MUDs หรือ MUD เป็นคำย่อมาจาก Multi User Domains
หรือชื่ออื่น ๆ ที่เรียกกันก็มี Multi User Dimension , Muti User Dungeons)
ส่วน MOOs หรือ MOO ย่อมาจาก MUD Object Oriented
ซึ่งผู้สนทนาจะต้องอยู่ในสถานที่ที่เรียกว่า room เดียวกัน(Ebbelink.1999)
จุดเกิดของ MUD ตามที่ศึกษาอยู่ยังมีข้อมูลที่ไม่ตรงกันอยู่บ้าง
กล่าวคือ ลิน( Lin, Tari 1995) กล่าวว่า MUD เกิดเมื่อปี คศ. 1993
แต่จากการศึกษาจากเอกสารส่วนมากกล่าวว่า เกิดในปี 1978
และทำสำเร็จเมื่อปีคศ. 1979(Edvard, Remy.nd) โดย รอย และ
ริชารด์( Roy Trubshaw and Richard Bartle):ซึ่งเป็นนักศึกษามหาวิทยาลัย
Re: [ED5850-L:718] Re: Difs between MUD, MOO, IRC, etc.?
Mon, 22 Mar 1999 22:41:59 +0100
Thanks for this info Jan....it will be useful for my final assignment. Cheers! Wanda --
>From: email@example.com (Janice Gladish)
>To: Multiple recipients of list <firstname.lastname@example.org
> >Subject: [ED5850-L:718] Re: Difs between MUD, MOO, IRC, etc.?
>Date: Mon, Mar 22, 1999, 6:50 AM
> >TO A REQUEST (BY A MEMBER OF THE WWW.EDU LISTSERV) FOR
CLARIFICATION OF THE
>VARIOUS "CHATS" AVAILABLE,a subscriber RESPONDED WITH THE FOLLOWING
>EXPLANATION WHICH CLARIFIED FOR ME, WHAT MUD AND MOOS ARE...
HE GAVE ME
>PERMISSION TO FORWARD IT TO THE LISTSERV FOR 5850. I HOPE YOU FIND IT AS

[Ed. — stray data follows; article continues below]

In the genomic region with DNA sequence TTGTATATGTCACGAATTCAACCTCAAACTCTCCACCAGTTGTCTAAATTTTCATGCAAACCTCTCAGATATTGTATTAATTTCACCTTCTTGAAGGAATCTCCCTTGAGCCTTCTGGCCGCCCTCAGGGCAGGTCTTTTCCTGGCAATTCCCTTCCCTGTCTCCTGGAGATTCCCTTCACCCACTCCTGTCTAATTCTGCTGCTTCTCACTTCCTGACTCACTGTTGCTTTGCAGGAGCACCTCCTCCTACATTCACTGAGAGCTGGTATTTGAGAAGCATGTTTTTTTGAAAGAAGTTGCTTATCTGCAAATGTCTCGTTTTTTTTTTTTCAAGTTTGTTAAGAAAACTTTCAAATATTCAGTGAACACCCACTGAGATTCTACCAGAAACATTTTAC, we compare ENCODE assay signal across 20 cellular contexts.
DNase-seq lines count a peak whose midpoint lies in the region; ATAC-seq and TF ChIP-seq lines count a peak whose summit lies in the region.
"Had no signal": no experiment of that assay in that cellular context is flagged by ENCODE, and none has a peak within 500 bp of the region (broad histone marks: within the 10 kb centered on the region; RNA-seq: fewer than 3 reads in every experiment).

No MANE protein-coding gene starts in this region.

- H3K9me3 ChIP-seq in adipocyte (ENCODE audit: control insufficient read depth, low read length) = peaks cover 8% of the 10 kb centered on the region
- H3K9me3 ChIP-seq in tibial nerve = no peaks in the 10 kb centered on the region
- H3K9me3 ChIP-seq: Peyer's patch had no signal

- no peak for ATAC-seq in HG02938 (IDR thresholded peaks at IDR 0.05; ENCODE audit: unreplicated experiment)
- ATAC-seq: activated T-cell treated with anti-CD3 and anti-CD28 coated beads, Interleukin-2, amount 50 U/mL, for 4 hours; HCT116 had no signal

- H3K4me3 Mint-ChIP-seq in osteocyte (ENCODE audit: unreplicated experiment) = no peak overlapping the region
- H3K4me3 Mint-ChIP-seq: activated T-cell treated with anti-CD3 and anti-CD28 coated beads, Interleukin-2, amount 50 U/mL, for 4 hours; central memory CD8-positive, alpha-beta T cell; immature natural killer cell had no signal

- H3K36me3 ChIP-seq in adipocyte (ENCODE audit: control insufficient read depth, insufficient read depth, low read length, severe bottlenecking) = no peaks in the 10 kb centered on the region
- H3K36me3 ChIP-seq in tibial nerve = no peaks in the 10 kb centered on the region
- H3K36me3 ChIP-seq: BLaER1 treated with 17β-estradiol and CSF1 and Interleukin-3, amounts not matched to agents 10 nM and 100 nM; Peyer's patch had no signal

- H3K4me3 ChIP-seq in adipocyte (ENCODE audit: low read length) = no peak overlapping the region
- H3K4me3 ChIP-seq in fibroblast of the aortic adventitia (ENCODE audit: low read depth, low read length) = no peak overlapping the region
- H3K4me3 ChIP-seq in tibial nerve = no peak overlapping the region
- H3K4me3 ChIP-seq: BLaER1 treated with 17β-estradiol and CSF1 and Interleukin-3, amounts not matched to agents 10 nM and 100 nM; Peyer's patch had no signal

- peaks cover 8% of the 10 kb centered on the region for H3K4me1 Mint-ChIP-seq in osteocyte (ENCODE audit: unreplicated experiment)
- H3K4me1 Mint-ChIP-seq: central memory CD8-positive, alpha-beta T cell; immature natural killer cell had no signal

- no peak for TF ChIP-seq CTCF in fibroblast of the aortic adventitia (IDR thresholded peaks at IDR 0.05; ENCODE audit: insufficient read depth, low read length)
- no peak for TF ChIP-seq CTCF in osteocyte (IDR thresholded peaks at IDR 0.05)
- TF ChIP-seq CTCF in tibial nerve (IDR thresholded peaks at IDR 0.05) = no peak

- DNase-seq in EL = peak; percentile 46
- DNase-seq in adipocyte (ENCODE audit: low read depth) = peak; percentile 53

>USEFUL AS I DID. I AM INTERESTED IN FINDING OUT MORE ABOUT HOW THIS ALL
>WORKS GIVEN HIS EXPLANATION.... (It's lengthy, but interesting).
> >>IRC -- acronym for Internet Relay Chat. Now a days, it is referred to
>>simply as chat. You type something in, and other people can read it
>>immediately. They type in responses, and you read them right away. It is
>>a way of carrying on real time conversations through the Internet, through
>> >>MUD, MOO -- These have some of the same characteristics of IRC. You can
>>type in a message, and others can read it and respond to it. MUDs and MOOs
>>are different in that they carry with them an environment or context.
>> >>You may remember the original computer adventure games where you are
>>presented with some text describing the place.
>> >> "You are in a wood paneled room. There is a large
>> desk in front of you with a diary on the desk.
>> There is a door to the North and a door to the South."
>> >>Then you type in two or three word commands to "read book" or "go north" or
>>"go south." If you type "go south" the text is replace with...
>> >> "You pass through a large wooden door into a lush
>> garden that virtually surrounds you with green..."
>> >>Your task is to solve some mystery, defeat a dragon or vampire, or some
>>other quest. MUDs and MOOs are the same thing except that they are on the
>>Internet. You go to a MUD, and are presented with the description of a
>>place. You type two and three word commands to navigate and manipulate the
>>text-based virtual environment. One of the real treats of MUDs is that if
>>you enter a room and there is someone else logged into the room from
>>someplace else on the Internet, then that person becomes part of the
>>landscape and you can converse with them and even emot complex gestures.
>>If I type ":turns two backward flips" then anyone else in the room would read.